I attended an advance screening of the new Star Wars movie, The Last Jedi. This is a spoiler-free review, but certain aspects of the film will be discussed.
I try to go in to a new Star Wars movie not knowing too much. I’ll watch the first trailer that comes out, but I won’t go to any fan sites or even read the IMDB page in advance. Also, I try to keep my expectations low. The first three movies in the 70s and 80s were life when I was a kid, but the second trilogy was such a letdown I’m wary. Once you’ve been burned by Jar Jar Binks, you stay burned.
Because of Jar Jar, I groaned every time I saw a Porg, the big-eyed, furry bird creatures, in promotional material. Ugh, here was some manufactured comic relief put in just to sell plush toys at Disneyworld, I thought. That was then. I take back my previous Porg-hate and retract calling this movie Porg-nography. The Porg (Porgs?) are in fact adorable, and only feature in The Last Jedi minimally, avoiding the Jar Jar curse.
Star Wars: Episode VIII (The Ocho): The Last Jedi, is written and directed by Rian Johnson. Mr. Johnson would have only been three years old when Star Wars first came out in 1977, but I won’t hold that against him. I felt that The Last Jedi hit all the right notes and balanced the old story lines and characters with the new.
Writing and directing a film in the Star Wars franchise is a big move up from the small-but-good genre films he’s done previous to this. Looper and Brick are his best-know works.
The Last Jedi picks up where The Force Awakens left off. Rey finds Luke on the Porg planet, Poe and Finn are with General Leia and the last of the Rebellion forces, and Kylo is recovering from his wounds while listening to My Chemical Romance on Spotify.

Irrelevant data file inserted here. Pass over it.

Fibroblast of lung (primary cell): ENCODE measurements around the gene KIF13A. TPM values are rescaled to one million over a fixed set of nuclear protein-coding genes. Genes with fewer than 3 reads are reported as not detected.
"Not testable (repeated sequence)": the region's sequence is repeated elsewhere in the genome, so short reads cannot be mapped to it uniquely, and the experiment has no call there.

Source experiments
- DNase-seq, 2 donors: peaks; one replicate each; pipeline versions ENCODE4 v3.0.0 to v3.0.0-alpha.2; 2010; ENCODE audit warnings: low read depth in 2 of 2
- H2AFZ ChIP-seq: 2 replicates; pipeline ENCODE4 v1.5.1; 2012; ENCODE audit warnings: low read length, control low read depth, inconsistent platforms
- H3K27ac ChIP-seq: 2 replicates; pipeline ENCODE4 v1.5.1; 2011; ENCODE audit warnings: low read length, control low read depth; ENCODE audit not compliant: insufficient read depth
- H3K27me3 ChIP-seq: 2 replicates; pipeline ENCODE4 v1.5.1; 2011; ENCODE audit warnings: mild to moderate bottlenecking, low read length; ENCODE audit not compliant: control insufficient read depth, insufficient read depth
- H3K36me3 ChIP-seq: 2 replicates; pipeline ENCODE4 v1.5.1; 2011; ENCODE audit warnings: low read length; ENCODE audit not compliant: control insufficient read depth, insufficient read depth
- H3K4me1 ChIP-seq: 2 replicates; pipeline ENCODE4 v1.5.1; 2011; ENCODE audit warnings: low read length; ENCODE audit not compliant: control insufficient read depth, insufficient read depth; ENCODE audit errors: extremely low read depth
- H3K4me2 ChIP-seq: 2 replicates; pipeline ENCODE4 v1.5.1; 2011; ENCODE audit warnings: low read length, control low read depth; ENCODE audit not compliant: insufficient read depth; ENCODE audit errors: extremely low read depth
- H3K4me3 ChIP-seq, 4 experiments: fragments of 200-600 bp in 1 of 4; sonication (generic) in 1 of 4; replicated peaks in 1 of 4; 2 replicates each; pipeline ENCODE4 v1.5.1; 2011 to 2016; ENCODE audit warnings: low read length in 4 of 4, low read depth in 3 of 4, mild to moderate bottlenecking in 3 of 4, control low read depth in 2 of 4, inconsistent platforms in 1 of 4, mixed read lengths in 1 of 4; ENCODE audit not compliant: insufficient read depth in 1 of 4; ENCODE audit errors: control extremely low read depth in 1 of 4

The highlights for me were the initial space battle. I loved the shot where the left-hand side of the screen is an extreme close up of a bomber pilot’s face during a tense moment of action. The newest character, Rose Tico, played by relative newcomer Kelly Marie Tran, is my new favorite and has one of my favorite lines in the movie.
Three new planets are explored. First there’s Ahch-To, Luke’s mountain-in-the-seas hideout. It’s spare and lonely, only inhabited by fish-nuns who do the cleaning, Porg, and the most insane milking animals this side of a Bantha. There’s an unintentionally hilarious moment where Luke milks one. Mark Hamill makes the best of it, but it was straight-up awkward.
Canto Bight is the Monaco-type pleasure planet where Finn and Rose take a side mission. Filmed in Croatia, it’s a place that’s gorgeous on the surface, but rotten underneath. I was actually irritated with this whole side story. It only exists to slide in some star cameos and pound in a heavy-handed message. It gives Finn and Rose time to bond, and fleshes out Rose’s back-story, but in a film that runs 2 hours and 32 minutes, I could have done without it.
Crait is the planet with silver salt covering a red mineral planet surface. It’s spare and gorgeous. The blood-red minerals revealed by the war machines of both sides during battle make for a stunning display. Also, the “crystal critters” really are beautiful.
The Last Jedi balances moments of humor well with all the action. There are spectacular space battles, epic hand to hand combat scenes, and some great new characters. The messages of hope (so much hope you could play the Hope Drinking Game) and why the rebels really fight are played off of touching moments of strength and sacrifice.
There’s just enough fan service for classic fans, without pandering. There are just enough new characters rising to provide fresh blood and new stories without discarding all the classic themes that make Star Wars a forty-year hit.
For parents: There is minimal swearing (“this big-ass door”), space battles where people die, hand-to-hand combat where people die, a character bloodlessly cut in half, a character falling to a fiery death, animals being whipped, a really weird milking scene, Kylo Ren awkwardly shirtless, and cute animals barbecued.
If your child is sensitive and/or under seven, consider seeing it yourself first. I was eleven when I saw Darth Vader with his helmet off and it really bothered my younger sibling who was nine at the time. You know your child best. Mostly, this is a TWO AND A HALF HOUR FILM. Don’t get the big soda or you’ll miss Chewbacca doing something funny.